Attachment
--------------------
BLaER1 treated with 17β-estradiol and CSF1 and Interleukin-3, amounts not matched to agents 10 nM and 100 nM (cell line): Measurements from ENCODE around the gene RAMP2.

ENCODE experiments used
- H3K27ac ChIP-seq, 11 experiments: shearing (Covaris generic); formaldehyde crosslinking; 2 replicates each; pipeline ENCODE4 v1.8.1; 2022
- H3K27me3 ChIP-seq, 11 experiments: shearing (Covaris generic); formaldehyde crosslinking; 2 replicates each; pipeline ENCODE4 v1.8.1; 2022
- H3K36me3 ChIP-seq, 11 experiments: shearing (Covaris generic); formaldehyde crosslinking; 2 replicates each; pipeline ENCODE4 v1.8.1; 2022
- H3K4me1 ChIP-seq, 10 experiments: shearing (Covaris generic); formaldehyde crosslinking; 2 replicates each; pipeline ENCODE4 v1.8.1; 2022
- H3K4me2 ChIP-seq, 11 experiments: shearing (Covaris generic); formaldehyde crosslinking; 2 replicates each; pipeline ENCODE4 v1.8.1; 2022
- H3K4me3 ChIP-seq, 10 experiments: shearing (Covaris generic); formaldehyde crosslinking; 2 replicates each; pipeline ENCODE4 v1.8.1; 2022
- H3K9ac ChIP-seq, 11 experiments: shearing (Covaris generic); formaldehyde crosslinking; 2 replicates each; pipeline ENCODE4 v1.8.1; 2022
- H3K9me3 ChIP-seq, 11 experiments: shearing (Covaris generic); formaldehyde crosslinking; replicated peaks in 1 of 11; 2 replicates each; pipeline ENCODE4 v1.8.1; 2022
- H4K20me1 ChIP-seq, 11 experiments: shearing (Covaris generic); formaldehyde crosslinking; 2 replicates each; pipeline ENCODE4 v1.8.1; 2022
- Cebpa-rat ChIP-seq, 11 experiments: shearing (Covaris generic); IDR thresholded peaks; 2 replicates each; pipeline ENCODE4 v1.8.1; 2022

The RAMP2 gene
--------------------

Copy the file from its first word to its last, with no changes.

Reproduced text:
BLaER1 treated with 17β-estradiol and CSF1 and Interleukin-3, amounts not matched to agents 10 nM and 100 nM (cell line): Measurements from ENCODE around the gene RAMP2.

ENCODE experiments used
- H3K27ac ChIP-seq, 11 experiments: shearing (Covaris generic); formaldehyde crosslinking; 2 replicates each; pipeline ENCODE4 v1.8.1; 2022
- H3K27me3 ChIP-seq, 11 experiments: shearing (Covaris generic); formaldehyde crosslinking; 2 replicates each; pipeline ENCODE4 v1.8.1; 2022
- H3K36me3 ChIP-seq, 11 experiments: shearing (Covaris generic); formaldehyde crosslinking; 2 replicates each; pipeline ENCODE4 v1.8.1; 2022
- H3K4me1 ChIP-seq, 10 experiments: shearing (Covaris generic); formaldehyde crosslinking; 2 replicates each; pipeline ENCODE4 v1.8.1; 2022
- H3K4me2 ChIP-seq, 11 experiments: shearing (Covaris generic); formaldehyde crosslinking; 2 replicates each; pipeline ENCODE4 v1.8.1; 2022
- H3K4me3 ChIP-seq, 10 experiments: shearing (Covaris generic); formaldehyde crosslinking; 2 replicates each; pipeline ENCODE4 v1.8.1; 2022
- H3K9ac ChIP-seq, 11 experiments: shearing (Covaris generic); formaldehyde crosslinking; 2 replicates each; pipeline ENCODE4 v1.8.1; 2022
- H3K9me3 ChIP-seq, 11 experiments: shearing (Covaris generic); formaldehyde crosslinking; replicated peaks in 1 of 11; 2 replicates each; pipeline ENCODE4 v1.8.1; 2022
- H4K20me1 ChIP-seq, 11 experiments: shearing (Covaris generic); formaldehyde crosslinking; 2 replicates each; pipeline ENCODE4 v1.8.1; 2022
- Cebpa-rat ChIP-seq, 11 experiments: shearing (Covaris generic); IDR thresholded peaks; 2 replicates each; pipeline ENCODE4 v1.8.1; 2022

The RAMP2 gene